Next steps also include strategic legal actions to combat North Carolina’s far-reaching voter suppression law. The national civil rights organization Advancement Project, which has been offering legal support to the Forward Together Movement, plans to provide its considerable legal resources to the North Carolina NAACP and its allies to challenge the state’s new legislation by any means necessary under law. “This bill targets nearly every aspect of the voting process, restricting who can vote, where they can vote and how they can vote,” said Penda D. Hair, Co-Director of Advancement Project. “Far from having anything to do with election integrity, the legislation is about politicians manipulating voting laws for political gain.”
“Legislators seem to think that just because they went home that somehow we will forget what happened here,” said Mary B. McMillan, State Secretary Treasurer of the North Carolina AFL-CIO. “I’ve got news for them: we will never forget the meanness, the arrogance, and the injustice that they brought on North Carolina. We will not go away, and we will not back down. Over the course of this next year, and over every corner of this state, from the mountains to the sea, we will organize and mobilize.”
Rodney Ellis Sr., an 8th grade teacher from Winston-Salem and president of the North Carolina Association of Educators, vowed that teachers will also help move the Forward Together Movement further across the state. “Public educators and public schools are not failing our students; politicians are,” Ellis said of the budget passed by the legislature that eliminates more than 9,000 education positions and creates a voucher program that sends public money to private schools. “On August 28, we will co-sponsor 13 rallies to be held in localities throughout North Carolina to mobilize voters to go to the polls in 2014 and elect candidates who support North Carolina’s public school system.”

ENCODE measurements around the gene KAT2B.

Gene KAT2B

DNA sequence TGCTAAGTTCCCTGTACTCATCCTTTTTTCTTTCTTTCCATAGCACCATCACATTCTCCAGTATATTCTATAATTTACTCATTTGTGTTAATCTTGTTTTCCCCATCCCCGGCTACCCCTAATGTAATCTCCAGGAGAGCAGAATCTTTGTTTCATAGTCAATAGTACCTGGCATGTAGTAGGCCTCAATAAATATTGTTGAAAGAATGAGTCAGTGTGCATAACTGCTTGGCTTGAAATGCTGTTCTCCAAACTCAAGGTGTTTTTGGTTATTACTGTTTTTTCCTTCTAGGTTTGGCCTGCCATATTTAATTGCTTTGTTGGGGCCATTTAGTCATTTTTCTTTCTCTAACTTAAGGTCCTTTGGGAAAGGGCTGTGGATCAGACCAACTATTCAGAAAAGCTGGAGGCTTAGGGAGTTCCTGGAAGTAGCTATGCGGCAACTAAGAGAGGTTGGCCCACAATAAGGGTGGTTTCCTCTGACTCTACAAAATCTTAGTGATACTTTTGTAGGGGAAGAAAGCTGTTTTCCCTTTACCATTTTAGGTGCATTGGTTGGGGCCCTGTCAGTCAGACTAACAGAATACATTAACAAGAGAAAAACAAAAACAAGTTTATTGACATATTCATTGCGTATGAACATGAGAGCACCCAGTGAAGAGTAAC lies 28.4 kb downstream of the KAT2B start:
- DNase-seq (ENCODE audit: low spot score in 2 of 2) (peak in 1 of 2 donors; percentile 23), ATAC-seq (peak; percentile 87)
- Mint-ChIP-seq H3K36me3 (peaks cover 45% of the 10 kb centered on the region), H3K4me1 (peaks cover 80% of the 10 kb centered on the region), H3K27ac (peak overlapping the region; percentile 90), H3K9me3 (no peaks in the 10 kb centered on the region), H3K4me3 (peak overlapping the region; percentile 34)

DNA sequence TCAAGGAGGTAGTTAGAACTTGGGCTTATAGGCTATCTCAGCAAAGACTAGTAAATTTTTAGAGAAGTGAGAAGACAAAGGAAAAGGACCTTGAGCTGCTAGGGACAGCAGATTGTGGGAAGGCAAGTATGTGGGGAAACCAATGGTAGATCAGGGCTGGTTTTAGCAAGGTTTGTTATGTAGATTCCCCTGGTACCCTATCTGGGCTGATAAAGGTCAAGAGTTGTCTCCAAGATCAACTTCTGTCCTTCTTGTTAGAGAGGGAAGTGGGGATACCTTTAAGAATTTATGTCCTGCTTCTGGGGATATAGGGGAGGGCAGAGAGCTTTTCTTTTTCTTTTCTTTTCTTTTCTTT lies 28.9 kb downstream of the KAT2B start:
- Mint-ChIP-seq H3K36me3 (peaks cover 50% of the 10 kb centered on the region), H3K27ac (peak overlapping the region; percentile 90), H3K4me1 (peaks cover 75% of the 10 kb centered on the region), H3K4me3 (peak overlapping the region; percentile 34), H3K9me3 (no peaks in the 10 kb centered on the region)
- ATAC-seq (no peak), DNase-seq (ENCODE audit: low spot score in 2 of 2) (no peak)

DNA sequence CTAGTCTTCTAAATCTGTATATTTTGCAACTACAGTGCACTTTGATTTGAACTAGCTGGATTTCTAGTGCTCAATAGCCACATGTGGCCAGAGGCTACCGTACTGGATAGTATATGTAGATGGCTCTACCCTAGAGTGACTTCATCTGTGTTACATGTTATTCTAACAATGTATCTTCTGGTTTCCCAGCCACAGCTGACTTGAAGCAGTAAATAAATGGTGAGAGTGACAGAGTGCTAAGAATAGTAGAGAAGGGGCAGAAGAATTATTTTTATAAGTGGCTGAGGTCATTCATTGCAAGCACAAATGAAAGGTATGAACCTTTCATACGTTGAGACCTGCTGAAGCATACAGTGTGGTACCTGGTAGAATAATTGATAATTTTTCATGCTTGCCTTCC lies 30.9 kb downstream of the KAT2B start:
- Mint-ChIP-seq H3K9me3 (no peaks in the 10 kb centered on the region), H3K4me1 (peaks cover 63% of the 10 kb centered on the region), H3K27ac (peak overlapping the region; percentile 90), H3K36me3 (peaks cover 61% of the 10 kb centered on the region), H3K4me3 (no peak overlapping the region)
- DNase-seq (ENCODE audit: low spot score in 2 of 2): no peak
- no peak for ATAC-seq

Throughout the racially diverse, multigenerational and interfaith crowd on Monday, hundreds of attendees wore green arm bands, signifying their arrests over the past 13 weeks for engaging in nonviolent civil disobedience. Moral Monday started on April 29 with a group of 17 North Carolinians – clergy members, college students, senior citizens, teachers, doctors and others – who got arrested to oppose and expose the avalanche of regressive policies pushed by the legislature and Gov. Pat McCrory. The ranks of the Forward Together Movement have since swelled to include tens of thousands from all corners of the state, with more than 930 people ultimately arrested and jailed. Approval ratings for the Governor and legislature, meanwhile, have plummeted by more than 20 percent.
“We were never under any delusions that people drunk with power would turn,” said Rev. Barber of Moral Mondays. “But we knew that if lawmakers did not change, then our work would change the consciousness of this state.”